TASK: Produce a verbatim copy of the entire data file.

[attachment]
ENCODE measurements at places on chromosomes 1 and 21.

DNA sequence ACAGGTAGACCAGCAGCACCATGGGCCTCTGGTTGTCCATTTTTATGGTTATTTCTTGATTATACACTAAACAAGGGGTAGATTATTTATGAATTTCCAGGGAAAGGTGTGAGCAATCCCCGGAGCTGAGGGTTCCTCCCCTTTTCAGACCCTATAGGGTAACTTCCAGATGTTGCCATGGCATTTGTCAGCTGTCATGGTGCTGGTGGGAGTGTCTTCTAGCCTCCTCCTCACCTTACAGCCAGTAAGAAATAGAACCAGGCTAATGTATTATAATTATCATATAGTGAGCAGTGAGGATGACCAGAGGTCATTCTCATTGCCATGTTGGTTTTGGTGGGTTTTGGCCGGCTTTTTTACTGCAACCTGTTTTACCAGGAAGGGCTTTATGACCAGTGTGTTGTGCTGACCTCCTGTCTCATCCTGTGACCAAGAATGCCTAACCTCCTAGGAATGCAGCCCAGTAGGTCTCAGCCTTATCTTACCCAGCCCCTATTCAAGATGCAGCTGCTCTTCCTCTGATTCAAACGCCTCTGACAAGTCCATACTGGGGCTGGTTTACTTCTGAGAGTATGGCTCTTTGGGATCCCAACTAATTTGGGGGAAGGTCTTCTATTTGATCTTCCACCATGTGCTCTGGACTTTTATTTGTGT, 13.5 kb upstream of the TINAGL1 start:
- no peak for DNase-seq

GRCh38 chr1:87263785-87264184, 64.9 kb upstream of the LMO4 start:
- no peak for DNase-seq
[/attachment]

ENCODE measurements at places on chromosomes 1 and 21.

DNA sequence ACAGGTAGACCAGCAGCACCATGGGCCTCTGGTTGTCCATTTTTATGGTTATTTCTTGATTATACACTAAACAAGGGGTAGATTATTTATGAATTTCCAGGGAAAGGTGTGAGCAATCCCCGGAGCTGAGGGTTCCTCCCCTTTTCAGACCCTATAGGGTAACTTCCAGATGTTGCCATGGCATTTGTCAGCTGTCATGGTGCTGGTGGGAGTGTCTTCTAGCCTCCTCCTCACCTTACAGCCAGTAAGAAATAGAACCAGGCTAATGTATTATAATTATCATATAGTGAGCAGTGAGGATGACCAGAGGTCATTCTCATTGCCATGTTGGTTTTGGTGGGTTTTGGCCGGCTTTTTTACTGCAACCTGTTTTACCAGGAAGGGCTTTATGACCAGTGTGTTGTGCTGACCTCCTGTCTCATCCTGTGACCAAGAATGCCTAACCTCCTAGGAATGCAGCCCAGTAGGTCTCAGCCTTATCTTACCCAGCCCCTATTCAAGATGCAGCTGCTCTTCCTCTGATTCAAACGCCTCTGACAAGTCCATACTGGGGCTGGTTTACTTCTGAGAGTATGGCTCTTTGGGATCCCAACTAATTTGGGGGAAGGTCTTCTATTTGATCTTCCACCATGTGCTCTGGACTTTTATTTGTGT, 13.5 kb upstream of the TINAGL1 start:
- no peak for DNase-seq

GRCh38 chr1:87263785-87264184, 64.9 kb upstream of the LMO4 start:
- no peak for DNase-seq